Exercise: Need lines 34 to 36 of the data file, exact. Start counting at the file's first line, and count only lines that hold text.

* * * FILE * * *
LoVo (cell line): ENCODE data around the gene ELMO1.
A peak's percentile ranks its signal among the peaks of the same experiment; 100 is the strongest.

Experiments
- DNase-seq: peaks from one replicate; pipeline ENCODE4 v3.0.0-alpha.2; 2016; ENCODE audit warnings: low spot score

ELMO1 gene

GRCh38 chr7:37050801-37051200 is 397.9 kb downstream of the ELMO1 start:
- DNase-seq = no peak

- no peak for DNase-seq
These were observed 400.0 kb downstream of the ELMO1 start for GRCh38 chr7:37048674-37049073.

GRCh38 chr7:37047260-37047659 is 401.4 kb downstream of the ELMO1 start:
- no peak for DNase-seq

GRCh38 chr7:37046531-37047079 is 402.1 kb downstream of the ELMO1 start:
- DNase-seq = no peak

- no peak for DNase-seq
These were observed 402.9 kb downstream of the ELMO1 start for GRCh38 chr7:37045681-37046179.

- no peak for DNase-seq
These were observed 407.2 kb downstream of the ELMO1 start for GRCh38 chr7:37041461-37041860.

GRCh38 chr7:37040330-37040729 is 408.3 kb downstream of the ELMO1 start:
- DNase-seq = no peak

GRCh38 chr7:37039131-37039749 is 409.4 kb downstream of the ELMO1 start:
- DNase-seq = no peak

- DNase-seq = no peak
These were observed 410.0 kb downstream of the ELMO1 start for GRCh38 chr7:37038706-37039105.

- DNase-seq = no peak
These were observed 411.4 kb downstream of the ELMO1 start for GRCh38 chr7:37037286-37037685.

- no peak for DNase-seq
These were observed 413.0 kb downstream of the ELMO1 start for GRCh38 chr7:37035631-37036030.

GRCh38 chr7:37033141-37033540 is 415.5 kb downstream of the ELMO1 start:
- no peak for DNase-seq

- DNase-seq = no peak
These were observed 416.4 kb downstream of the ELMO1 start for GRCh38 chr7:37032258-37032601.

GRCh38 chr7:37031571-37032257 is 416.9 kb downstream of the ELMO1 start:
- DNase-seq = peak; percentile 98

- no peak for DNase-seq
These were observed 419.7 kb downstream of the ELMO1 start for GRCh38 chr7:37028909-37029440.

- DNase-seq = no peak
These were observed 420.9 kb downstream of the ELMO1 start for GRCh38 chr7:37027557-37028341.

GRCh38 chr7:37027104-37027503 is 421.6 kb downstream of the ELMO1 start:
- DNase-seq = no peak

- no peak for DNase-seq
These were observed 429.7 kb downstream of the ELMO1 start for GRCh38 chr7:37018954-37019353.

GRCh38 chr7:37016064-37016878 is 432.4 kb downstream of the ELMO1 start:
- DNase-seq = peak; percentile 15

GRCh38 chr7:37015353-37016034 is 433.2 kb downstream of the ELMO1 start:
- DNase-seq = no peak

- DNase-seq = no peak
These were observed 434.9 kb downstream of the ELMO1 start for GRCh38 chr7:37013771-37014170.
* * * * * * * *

- no peak for DNase-seq
These were observed 419.7 kb downstream of the ELMO1 start for GRCh38 chr7:37028909-37029440.

- DNase-seq = no peak